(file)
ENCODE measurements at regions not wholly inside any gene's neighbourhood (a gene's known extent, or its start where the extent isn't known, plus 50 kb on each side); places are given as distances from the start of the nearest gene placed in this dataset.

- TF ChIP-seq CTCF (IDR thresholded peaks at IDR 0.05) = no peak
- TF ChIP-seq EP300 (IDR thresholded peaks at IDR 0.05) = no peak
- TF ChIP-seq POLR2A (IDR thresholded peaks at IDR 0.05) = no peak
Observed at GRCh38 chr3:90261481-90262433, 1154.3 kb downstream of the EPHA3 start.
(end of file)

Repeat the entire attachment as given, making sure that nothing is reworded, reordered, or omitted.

ENCODE measurements at regions not wholly inside any gene's neighbourhood (a gene's known extent, or its start where the extent isn't known, plus 50 kb on each side); places are given as distances from the start of the nearest gene placed in this dataset.

- TF ChIP-seq CTCF (IDR thresholded peaks at IDR 0.05) = no peak
- TF ChIP-seq EP300 (IDR thresholded peaks at IDR 0.05) = no peak
- TF ChIP-seq POLR2A (IDR thresholded peaks at IDR 0.05) = no peak
Observed at GRCh38 chr3:90261481-90262433, 1154.3 kb downstream of the EPHA3 start.